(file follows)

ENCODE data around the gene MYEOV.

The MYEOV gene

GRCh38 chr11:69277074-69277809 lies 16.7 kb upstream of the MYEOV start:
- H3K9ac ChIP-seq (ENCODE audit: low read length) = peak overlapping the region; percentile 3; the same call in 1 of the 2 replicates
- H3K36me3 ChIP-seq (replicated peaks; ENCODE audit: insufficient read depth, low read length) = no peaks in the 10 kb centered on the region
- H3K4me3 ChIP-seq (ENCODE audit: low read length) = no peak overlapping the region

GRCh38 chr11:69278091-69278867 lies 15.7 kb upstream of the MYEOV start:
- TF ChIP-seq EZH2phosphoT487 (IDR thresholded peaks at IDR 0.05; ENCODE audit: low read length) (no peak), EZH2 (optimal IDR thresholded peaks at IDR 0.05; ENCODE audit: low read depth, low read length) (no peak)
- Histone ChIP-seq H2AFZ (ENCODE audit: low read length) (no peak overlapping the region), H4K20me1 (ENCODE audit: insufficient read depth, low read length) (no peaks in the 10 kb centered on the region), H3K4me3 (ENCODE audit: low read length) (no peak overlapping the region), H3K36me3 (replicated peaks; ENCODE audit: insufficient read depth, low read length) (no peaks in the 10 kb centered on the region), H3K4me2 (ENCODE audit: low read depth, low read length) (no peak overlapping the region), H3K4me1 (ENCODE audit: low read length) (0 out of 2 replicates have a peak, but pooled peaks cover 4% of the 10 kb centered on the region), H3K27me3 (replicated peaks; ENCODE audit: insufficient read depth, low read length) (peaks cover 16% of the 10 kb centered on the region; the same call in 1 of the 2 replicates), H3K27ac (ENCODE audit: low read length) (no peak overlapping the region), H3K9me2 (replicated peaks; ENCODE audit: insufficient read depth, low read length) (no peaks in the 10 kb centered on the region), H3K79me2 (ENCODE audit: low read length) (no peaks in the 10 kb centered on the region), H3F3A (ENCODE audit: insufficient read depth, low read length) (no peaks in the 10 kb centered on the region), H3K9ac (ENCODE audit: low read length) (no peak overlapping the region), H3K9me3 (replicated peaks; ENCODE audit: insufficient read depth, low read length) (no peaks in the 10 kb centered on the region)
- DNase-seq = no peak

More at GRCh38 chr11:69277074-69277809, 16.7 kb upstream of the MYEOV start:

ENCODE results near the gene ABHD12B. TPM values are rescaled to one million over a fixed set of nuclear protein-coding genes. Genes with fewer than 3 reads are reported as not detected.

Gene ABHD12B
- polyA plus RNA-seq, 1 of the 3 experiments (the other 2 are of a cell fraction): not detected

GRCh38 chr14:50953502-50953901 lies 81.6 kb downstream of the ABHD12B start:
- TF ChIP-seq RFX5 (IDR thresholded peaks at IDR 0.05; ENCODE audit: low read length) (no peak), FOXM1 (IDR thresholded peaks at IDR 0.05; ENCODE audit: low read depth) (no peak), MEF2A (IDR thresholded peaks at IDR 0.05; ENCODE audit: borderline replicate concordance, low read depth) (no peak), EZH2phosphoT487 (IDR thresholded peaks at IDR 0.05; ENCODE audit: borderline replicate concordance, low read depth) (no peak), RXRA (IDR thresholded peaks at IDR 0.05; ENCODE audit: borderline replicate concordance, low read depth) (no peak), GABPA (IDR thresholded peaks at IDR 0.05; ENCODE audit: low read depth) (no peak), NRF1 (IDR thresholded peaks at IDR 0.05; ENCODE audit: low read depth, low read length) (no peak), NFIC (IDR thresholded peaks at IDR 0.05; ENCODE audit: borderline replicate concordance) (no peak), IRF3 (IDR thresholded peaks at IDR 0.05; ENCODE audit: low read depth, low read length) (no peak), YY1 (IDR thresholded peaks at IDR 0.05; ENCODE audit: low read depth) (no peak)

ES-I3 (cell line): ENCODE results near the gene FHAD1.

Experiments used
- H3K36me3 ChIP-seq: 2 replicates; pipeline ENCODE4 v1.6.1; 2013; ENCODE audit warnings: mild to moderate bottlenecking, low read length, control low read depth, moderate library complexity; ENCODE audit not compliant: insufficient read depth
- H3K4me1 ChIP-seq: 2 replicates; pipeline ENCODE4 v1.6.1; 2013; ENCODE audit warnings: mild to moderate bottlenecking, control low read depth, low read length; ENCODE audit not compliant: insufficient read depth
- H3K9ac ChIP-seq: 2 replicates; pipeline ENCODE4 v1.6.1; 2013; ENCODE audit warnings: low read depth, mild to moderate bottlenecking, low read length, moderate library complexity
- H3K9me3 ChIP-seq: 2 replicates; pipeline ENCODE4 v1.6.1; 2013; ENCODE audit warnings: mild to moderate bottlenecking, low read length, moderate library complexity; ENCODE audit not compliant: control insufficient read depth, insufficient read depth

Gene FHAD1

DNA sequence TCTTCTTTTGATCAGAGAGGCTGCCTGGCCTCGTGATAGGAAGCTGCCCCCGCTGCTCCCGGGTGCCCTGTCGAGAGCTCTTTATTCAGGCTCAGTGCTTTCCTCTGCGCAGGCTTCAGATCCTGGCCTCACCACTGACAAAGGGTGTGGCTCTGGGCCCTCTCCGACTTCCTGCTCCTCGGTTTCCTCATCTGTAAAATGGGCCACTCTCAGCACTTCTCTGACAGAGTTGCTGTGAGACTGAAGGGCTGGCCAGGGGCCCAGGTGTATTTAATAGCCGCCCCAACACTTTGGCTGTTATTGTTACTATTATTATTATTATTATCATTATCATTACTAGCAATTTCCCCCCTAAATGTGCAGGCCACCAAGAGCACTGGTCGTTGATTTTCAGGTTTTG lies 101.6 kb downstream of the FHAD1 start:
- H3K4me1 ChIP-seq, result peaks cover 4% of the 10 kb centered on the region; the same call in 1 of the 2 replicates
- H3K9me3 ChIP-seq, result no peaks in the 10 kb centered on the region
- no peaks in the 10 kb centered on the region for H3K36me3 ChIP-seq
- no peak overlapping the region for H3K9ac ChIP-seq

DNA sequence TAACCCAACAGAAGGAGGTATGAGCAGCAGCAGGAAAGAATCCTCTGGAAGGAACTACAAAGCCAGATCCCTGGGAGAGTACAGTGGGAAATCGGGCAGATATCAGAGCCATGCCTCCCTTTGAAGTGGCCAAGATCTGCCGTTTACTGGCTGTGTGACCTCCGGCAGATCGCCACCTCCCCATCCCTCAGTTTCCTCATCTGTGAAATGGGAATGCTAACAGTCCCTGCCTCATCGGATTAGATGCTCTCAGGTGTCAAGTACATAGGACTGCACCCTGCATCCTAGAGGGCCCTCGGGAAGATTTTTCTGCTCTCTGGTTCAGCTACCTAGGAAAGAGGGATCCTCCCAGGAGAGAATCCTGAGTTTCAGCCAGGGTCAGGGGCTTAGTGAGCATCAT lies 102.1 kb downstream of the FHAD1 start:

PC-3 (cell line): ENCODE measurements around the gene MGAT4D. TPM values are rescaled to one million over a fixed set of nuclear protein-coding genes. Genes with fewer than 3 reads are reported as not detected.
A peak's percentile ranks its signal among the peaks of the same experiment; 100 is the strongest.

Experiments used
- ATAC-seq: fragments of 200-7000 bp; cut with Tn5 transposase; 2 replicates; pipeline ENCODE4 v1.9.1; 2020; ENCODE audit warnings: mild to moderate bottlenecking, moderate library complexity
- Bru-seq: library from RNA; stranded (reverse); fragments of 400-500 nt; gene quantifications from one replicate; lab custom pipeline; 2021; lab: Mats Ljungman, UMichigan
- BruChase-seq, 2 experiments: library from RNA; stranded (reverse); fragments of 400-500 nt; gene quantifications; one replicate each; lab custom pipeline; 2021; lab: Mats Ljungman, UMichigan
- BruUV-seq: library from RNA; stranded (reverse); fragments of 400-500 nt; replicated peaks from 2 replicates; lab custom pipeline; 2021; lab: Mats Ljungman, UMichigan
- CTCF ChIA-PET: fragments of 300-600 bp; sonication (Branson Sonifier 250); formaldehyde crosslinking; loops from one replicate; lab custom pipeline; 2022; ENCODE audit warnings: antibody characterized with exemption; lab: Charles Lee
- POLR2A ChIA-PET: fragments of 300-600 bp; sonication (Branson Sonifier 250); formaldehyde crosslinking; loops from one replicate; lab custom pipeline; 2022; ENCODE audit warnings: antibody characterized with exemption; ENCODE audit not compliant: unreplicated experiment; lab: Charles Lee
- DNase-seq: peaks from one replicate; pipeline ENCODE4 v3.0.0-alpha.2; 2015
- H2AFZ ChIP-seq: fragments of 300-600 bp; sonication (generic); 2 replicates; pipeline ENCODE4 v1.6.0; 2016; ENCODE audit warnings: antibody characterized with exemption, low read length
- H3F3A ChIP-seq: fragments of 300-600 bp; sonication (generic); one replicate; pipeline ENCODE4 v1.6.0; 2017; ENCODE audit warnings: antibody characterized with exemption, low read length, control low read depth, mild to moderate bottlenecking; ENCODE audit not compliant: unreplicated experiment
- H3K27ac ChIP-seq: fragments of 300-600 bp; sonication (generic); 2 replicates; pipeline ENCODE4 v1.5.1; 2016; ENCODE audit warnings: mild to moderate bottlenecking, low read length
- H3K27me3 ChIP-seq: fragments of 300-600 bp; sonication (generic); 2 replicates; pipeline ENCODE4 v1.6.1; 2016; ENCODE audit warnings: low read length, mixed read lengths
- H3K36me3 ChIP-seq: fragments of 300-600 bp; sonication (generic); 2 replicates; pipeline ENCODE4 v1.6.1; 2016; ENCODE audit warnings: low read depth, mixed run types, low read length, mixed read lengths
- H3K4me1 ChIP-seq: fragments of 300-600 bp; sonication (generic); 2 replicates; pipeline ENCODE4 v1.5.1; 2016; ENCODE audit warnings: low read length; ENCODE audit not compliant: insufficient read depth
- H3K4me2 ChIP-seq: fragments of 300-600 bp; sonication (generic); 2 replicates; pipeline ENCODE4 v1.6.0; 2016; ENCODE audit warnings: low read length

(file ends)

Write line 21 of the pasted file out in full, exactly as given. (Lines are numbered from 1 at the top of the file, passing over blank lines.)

- H3K9ac ChIP-seq: 2 replicates; pipeline ENCODE4 v1.6.1; 2013; ENCODE audit warnings: low read depth, mild to moderate bottlenecking, low read length, moderate library complexity